There are many rewards to freelancing and working as a consultant. Besides the opportunity to reap financially, freelancing – when done correctly – allows great opportunity for self-development and establishing new relationships.

One of the challenges I hear from aspiring freelancers is not only how can they find clients but where can they access professional development tools to help them continue to hone their skills and learn new trends. What I have found to be beneficial is attending business networking functions and joining networking organizations and niche marketing groups. I have personally and professionally grown from the experiences and highly recommend for those seeking ways to expand their freelancing exposure.

Networking Really Does Work

At a recent networking event of The National Business Chamber (TNBC) in Gwinnett County, Georgia, I’ve had the opportunity to meet potential clients, learn about new products and services, and enrich my skills through training presentations. For example, I had never heard of Wildtree, an All-Natural and Organic Food Products company, but TNBC member Stephanie French hosted a lunch and learn session for the organization. Not only did she provide a beautiful luncheon spread featuring Wildtree products, sauces and grapeseed oils, she also shared information on healthy and clean eating and living and the difference it’s made in her family’s life.

One of my favorite people at TNBC is Ellie Peters and her mom, Jen. Ellie is a 12-year-old youth entrepreneur and owner of Cool2SweetSoap.com, a natural bath and body products company. Ellie makes face and bath soaps, bath fizzies, a dog shampoo, and shaving soap. What began as a family project to cure a relative’s dry skin, has morphed into a thriving soap business for Ellie. Her products are great for sensitive and dry skin, made with the finest organic ingredients and essential oils. Her products are great as gift items and can be purchased online and in select local retail businesses.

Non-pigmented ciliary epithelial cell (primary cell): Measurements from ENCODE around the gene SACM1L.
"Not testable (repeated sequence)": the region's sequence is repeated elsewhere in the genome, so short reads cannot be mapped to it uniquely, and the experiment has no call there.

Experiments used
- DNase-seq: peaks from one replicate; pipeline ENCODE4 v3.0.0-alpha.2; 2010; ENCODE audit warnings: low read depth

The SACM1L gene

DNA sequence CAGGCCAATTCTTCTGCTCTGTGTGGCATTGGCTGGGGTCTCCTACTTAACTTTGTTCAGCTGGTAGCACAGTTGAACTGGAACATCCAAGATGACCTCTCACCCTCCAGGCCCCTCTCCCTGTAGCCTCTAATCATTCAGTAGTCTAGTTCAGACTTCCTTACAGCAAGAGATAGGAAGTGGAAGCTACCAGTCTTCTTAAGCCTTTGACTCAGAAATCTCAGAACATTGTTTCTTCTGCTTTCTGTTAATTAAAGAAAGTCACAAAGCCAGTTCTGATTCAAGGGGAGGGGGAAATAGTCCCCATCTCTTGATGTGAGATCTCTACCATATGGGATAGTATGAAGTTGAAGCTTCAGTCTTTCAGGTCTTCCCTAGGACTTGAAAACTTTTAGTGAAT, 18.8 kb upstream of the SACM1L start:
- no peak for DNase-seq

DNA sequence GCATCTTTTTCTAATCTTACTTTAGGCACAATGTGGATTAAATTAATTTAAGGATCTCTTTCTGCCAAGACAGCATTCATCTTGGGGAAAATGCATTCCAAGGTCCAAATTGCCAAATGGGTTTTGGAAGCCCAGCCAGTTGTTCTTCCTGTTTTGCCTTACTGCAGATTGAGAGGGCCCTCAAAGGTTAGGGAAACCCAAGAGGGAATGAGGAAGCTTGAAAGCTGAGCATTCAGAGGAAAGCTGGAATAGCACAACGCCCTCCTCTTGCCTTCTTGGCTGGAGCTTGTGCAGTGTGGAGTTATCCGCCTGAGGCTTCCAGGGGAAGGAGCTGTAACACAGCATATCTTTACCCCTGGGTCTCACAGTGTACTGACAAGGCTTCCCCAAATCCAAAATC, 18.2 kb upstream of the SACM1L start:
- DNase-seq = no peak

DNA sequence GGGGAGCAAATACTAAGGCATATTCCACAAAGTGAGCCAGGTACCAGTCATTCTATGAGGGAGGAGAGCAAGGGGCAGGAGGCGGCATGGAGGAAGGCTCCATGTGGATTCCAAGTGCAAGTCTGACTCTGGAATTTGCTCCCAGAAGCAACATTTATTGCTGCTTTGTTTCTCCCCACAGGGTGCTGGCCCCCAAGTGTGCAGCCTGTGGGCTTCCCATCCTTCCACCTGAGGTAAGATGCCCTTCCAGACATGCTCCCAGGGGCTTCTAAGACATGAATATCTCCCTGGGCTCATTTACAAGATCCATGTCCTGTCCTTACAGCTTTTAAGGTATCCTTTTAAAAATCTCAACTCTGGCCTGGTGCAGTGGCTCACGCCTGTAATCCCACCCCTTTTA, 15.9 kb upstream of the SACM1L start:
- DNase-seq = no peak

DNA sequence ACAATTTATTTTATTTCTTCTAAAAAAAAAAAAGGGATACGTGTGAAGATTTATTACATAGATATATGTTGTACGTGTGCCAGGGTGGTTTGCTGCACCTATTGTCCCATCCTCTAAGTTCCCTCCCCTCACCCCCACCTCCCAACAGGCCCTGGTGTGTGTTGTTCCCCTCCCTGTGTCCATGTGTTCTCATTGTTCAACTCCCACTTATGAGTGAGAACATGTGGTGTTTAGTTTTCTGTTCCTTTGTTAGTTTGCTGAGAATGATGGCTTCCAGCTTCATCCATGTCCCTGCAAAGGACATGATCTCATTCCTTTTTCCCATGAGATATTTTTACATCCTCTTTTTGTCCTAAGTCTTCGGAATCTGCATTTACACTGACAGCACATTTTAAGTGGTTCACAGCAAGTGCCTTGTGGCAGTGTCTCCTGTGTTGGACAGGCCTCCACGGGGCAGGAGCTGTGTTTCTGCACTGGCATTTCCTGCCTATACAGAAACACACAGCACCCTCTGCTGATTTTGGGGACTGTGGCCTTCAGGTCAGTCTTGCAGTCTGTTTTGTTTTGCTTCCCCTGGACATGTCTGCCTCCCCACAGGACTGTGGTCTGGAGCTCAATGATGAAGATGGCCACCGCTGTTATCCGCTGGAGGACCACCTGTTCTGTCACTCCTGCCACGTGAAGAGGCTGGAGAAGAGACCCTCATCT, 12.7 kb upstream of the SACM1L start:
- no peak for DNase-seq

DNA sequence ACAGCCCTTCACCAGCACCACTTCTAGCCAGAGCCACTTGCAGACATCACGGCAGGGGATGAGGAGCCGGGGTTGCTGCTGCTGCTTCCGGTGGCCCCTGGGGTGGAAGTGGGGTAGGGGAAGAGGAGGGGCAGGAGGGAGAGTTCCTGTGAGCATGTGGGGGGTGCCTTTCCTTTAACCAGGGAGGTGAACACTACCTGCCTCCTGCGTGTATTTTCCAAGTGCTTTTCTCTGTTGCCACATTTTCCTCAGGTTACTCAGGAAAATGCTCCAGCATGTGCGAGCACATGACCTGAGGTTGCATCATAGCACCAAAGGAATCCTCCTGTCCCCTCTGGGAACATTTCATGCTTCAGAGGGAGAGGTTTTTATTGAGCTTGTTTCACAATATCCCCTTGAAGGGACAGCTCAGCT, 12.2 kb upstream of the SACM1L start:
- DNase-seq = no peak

Finding Your Niche Group

There are many specialties to consider as a freelancer but to narrow your focus, you should staring with your niche. A niche group will give you specific tools and guidance for reaching your audience and offering professional development opportunities. I’ve joined several writing and author groups and have learned a lot of valuable information that I’ve been able to put into place, like marketing techniques, best ways to leverage social media, how to market an online business or service, to name a few.

Being actively involved and having a presence with networking organizations have been instrumental in growing my freelance and consulting business. While many believe that this is an easy opportunity to pursue, it requires a lot of work to get the right combination of resources and leads. Growing a freelance business is really about exposure and visibility. And sometimes the best opportunities become available just from being present.



Source by N. Ann Hall